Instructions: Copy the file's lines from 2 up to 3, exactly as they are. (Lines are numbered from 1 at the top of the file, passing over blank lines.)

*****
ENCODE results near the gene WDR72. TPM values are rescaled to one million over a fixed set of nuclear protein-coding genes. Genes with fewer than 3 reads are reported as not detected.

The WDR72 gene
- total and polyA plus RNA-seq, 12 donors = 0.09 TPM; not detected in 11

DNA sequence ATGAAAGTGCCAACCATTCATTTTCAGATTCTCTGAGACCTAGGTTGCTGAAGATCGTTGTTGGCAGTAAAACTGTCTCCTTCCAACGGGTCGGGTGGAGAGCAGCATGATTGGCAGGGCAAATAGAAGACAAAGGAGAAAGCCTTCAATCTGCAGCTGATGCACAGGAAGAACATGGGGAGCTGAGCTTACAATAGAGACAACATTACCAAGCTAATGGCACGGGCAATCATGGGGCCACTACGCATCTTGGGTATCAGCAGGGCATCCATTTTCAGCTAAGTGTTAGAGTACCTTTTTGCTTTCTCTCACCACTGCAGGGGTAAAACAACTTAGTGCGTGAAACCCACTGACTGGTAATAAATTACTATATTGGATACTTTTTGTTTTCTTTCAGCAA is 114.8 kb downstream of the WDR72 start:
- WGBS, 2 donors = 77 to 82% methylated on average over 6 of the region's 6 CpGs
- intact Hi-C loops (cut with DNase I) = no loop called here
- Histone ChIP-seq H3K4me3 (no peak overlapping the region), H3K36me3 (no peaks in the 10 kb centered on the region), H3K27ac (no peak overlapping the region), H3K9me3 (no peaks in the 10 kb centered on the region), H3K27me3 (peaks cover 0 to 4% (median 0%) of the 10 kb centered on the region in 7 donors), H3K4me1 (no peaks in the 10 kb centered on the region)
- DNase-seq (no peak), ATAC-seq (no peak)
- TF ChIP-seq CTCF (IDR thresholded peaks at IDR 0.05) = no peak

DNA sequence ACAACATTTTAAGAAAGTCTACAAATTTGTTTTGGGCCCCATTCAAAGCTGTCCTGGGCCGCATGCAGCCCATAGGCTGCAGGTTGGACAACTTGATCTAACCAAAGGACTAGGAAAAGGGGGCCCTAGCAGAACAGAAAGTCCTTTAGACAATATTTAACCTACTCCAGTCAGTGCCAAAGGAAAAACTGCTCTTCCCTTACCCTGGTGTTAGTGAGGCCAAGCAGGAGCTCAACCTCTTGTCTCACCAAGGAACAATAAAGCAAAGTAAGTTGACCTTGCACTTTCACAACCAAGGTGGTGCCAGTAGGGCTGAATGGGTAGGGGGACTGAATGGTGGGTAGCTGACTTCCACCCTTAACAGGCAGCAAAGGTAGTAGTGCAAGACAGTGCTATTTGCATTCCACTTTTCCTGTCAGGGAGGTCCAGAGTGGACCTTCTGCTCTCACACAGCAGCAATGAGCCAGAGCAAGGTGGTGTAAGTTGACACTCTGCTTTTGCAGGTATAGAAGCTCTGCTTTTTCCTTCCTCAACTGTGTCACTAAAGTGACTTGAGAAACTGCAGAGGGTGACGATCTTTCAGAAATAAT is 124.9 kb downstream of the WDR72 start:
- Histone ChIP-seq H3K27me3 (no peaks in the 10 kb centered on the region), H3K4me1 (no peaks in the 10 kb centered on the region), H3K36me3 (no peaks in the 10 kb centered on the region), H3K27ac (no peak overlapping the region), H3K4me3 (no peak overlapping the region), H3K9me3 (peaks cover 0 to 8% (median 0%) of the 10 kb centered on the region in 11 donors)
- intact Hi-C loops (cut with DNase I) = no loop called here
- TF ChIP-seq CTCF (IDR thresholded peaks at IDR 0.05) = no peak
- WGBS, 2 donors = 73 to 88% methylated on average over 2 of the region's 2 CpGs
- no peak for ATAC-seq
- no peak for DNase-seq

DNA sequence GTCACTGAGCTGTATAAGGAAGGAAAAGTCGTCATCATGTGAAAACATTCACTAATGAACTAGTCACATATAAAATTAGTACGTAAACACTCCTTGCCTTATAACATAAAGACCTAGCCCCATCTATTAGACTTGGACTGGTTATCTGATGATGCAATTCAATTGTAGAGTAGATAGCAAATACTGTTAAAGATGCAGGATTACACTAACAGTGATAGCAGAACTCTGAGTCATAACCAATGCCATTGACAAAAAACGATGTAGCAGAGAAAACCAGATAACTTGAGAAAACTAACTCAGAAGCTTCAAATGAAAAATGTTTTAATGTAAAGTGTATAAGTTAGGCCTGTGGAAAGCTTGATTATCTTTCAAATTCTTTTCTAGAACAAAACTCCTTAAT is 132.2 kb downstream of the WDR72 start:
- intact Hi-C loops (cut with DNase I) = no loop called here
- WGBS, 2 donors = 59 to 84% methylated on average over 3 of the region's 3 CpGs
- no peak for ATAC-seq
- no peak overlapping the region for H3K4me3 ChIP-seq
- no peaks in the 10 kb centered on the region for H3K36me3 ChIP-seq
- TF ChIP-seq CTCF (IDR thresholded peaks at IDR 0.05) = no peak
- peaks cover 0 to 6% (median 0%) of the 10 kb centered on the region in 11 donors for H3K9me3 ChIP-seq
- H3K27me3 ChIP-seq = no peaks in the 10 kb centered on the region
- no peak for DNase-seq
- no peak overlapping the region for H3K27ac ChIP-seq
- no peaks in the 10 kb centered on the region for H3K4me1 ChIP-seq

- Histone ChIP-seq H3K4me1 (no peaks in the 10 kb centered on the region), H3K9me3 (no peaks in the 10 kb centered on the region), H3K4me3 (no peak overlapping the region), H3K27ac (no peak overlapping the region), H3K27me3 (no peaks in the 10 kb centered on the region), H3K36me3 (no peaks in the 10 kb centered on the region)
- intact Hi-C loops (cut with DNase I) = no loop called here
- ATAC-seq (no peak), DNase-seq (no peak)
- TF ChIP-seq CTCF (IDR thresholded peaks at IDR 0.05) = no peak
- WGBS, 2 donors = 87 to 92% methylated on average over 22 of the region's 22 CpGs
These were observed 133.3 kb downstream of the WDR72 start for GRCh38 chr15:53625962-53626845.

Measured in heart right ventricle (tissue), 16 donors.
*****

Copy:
The WDR72 gene
- total and polyA plus RNA-seq, 12 donors = 0.09 TPM; not detected in 11